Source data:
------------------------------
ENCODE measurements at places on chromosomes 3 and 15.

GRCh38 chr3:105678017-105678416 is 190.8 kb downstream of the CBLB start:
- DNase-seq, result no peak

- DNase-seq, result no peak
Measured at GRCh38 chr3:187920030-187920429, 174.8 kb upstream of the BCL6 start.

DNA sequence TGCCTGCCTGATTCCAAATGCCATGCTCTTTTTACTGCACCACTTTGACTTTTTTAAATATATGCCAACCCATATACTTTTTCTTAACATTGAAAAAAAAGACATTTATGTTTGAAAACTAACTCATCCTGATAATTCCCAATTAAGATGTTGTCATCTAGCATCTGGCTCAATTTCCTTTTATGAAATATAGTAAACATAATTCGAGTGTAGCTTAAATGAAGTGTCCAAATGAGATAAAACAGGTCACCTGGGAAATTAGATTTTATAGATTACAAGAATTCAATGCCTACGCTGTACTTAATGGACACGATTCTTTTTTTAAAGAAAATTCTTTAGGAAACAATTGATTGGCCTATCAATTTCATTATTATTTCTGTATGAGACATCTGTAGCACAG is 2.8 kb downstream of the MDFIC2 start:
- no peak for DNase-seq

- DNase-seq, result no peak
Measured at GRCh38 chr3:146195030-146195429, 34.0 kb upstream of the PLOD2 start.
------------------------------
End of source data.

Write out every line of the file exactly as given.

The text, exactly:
ENCODE measurements at places on chromosomes 3 and 15.

GRCh38 chr3:105678017-105678416 is 190.8 kb downstream of the CBLB start:
- DNase-seq, result no peak

- DNase-seq, result no peak
Measured at GRCh38 chr3:187920030-187920429, 174.8 kb upstream of the BCL6 start.

DNA sequence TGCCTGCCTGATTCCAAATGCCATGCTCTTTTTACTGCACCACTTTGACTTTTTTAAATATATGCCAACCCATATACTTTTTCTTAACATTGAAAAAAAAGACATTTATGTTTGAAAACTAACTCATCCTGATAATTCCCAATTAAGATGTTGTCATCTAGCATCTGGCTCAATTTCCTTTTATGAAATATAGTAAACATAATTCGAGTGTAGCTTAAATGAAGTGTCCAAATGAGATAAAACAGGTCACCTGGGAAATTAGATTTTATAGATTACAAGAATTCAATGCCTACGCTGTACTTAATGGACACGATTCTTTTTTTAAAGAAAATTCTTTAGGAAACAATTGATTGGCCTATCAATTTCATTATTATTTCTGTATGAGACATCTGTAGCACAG is 2.8 kb downstream of the MDFIC2 start:
- no peak for DNase-seq

- DNase-seq, result no peak
Measured at GRCh38 chr3:146195030-146195429, 34.0 kb upstream of the PLOD2 start.